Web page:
Listening to: “Come Thou Fount of Every Blessing” – Sufjan Stevens, directly followed by “Fairytale of New York” – The Pogues
Happy Christmas, Interblogs! Hope you got a good haul and maybe even got lippy with someone under the mistletoe. But really, does anyone actually hang mistletoe? And does anyone actually kiss anyone under it? Christmas is a pile o’ myth, I tell you.
Mine was spent in the company of kids and dogs–not a bad crowd for the holidays. We did it at my sister’s place in Westchester this year instead of in ol’ Pittsford–and thank Jeebus for that. The ‘rents and I are staying in a swanky house down the street from my sister’s place, watching over the horde while the actual residents are away.
Westchester suburbs, yo, I tell you whut–this place is oozing with money. And children. Many, many, fashionably dressed children. Not a life I ever want for myself, but it’s alright to visit. Staying in a strangers’ house has brought out the voyeur in me; I love seeing how other people live. Apparently these people live immaculately, and are waaay into their kids. One of those Pottery Barn-catalog too-good-to-be-true kind of things. I wonder what shocking revelations and filthy perversions are lurking in the back of junk drawers, behind all the framed photos of grinning toddlers.
Maybe my cynicism about upper-class East Coast suburban life stems from the fact that I’m currently reading The Ice Storm by moody ol’ Rick Moody. Or maybe it stems from the fact that I was already cynical about upper-class East Coast suburban life to begin with. But The Ice Storm is particularly delicious blackness, with all its sad po-mo sex scenes and wan remarks about disconnection and The American Dream. An excerpt, from the moment before two preteens execute a defective G.I. Joe doll by hanging:
Together they stood over the prone body of G.I. Joe with Lifelike Hair, now supine on the folded comforter at the foot of Sandy’s bed. Somehow the idea of trying him again, of going back to the well one more time, felt pointless to Wendy. She recognized a moment here in which she saw the machinations of chance in the universe, and she didn’t want to ruin it. Sandy was adorable in this light. He couldn’t wait. He wanted to dispatch Joe, because he had some dignity wrapped up in the notion of inferior goods and dumb culture and stupid America. He was one of those kids who spent hours in front of the television shouting “That would never happen.” Sandy Williams expected to be cheated. He was ready for it. And it came to pass almost every time, and in this way the world seemed good and true.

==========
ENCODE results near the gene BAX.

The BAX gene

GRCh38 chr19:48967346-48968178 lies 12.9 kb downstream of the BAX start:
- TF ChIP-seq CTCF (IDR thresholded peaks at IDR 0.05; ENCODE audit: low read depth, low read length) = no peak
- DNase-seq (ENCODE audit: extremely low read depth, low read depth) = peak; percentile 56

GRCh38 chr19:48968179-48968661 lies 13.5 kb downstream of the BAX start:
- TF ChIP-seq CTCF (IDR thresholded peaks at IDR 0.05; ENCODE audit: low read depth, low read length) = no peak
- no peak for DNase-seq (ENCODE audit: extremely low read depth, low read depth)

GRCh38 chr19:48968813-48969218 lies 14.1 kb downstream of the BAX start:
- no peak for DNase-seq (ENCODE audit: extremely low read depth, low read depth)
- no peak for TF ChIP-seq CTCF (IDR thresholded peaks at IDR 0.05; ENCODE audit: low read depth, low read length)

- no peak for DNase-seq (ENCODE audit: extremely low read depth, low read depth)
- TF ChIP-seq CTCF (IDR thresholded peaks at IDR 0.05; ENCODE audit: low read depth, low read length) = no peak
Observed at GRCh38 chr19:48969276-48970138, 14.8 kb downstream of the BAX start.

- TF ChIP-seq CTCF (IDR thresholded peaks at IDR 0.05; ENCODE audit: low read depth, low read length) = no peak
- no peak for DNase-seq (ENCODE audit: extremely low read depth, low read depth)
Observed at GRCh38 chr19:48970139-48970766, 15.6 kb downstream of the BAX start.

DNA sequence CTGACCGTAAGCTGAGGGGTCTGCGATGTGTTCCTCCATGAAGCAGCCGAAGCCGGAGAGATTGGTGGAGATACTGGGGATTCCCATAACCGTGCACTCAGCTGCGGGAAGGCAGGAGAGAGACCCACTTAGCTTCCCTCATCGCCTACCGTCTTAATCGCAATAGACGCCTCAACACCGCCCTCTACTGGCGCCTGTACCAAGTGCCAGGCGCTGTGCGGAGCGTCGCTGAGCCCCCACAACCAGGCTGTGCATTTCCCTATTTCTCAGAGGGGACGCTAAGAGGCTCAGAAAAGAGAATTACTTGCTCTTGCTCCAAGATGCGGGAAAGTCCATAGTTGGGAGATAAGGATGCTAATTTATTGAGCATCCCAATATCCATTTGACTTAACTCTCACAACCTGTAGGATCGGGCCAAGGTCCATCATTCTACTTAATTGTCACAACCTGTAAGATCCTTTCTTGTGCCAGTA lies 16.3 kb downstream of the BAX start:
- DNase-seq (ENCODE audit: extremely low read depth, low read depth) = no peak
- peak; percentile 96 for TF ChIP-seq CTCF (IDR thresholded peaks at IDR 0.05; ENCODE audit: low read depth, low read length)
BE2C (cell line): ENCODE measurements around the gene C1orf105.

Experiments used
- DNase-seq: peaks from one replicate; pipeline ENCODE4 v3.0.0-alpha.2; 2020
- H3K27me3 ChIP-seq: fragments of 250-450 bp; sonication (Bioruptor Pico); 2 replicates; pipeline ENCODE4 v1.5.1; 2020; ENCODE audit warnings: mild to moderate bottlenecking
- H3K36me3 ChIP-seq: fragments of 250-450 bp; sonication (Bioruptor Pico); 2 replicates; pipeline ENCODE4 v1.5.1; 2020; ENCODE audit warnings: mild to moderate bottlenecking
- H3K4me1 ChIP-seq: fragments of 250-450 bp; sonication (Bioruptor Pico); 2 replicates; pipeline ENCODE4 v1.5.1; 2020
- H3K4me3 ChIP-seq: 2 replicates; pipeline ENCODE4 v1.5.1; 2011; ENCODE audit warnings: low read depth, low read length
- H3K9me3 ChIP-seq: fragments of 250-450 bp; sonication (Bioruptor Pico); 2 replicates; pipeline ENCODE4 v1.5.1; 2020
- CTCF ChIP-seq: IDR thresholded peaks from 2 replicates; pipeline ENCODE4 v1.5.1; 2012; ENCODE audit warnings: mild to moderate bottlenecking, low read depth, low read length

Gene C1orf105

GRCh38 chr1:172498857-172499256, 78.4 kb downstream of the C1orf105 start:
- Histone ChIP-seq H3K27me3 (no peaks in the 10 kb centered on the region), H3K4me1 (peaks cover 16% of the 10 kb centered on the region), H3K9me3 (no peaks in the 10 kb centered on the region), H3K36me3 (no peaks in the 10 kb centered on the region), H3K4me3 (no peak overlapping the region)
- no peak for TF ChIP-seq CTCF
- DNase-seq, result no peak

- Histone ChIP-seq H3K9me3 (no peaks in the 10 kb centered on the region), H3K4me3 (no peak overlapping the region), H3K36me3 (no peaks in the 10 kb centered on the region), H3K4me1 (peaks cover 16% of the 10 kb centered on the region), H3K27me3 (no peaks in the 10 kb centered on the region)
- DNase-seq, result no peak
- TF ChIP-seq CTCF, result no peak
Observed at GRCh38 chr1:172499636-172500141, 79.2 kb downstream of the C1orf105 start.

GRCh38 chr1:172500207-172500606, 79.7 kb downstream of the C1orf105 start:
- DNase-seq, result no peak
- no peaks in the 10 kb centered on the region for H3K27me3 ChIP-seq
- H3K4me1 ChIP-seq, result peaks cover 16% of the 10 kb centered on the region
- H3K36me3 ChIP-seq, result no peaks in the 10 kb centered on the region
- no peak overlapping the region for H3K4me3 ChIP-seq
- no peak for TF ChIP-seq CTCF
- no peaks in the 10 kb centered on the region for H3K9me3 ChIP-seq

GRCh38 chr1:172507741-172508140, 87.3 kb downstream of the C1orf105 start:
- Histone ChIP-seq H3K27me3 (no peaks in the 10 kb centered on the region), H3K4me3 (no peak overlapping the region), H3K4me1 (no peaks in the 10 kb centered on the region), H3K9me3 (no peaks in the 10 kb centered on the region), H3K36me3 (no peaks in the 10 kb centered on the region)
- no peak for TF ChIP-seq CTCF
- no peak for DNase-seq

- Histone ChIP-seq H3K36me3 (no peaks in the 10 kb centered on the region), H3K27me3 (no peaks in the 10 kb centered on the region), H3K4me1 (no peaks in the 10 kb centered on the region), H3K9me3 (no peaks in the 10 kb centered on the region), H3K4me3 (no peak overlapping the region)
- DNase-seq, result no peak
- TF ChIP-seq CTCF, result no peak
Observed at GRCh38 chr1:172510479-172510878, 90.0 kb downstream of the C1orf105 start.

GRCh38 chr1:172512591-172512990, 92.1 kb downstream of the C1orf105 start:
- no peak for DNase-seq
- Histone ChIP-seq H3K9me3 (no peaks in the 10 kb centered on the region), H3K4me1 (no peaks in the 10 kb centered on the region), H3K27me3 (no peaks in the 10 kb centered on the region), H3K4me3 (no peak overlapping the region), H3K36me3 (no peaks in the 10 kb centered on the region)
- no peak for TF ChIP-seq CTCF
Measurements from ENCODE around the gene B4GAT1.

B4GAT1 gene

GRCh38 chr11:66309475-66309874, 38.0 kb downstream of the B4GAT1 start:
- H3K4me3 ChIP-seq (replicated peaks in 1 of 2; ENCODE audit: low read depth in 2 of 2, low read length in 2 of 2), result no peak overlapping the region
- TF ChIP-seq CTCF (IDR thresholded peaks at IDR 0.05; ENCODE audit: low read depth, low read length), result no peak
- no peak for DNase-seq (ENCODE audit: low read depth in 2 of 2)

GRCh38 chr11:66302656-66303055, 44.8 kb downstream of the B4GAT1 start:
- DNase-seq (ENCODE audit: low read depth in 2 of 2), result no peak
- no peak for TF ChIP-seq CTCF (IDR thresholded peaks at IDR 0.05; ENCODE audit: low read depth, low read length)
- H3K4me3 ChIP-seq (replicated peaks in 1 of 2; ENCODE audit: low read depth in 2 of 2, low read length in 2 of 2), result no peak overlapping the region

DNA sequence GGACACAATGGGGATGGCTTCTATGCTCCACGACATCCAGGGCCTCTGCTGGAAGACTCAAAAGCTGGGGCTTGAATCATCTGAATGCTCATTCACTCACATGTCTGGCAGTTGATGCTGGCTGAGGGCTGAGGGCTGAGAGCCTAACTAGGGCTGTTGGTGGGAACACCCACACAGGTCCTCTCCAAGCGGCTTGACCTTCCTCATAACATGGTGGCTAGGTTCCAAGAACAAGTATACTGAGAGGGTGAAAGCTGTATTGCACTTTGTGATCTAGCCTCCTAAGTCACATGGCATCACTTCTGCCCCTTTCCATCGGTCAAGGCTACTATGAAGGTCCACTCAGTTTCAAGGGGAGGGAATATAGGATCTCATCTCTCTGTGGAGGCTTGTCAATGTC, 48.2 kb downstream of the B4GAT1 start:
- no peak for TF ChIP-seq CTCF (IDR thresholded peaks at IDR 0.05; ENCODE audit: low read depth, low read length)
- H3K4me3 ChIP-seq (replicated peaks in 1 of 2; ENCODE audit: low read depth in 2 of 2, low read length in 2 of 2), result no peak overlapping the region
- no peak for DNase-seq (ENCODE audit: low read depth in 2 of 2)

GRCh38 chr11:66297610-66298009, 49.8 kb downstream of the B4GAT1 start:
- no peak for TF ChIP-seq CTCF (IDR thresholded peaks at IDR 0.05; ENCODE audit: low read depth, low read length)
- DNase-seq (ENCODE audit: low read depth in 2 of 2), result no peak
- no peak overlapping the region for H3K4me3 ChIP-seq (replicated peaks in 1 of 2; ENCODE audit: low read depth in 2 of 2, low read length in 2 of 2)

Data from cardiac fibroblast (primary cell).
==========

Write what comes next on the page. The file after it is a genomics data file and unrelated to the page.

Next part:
Last night, sleeping fitfully in a child-sized bed, cocooned in suburban darkness (my bedroom in Allston is never completely dark–there’s always light from the street leaking through the venetians), I dreamed that a pack of giant-sized giraffes were attacking Central Square. I couldn’t decide whether to run for my life or be completely awed by it. They destroyed buildings, cars, and people very gently and herbevoriously, as if they were just trying to eat leaves off invisible tall trees but were unwittingly laying waste to everything. They didn’t know any better. Bruised and exhausted, I finally wound up at my parents’ house, where I found a lone giraffe asleep in the front yard, curled up like a dog.
I’m tired. Aren’t you? We’re having second Christmas tomorrow with the whole gang, so I’ve gotta build up my energy. My nephews are expecting me to play Wii with them, and I haven’t the foggiest how to work those fucking things. They are so gonna kick my ass.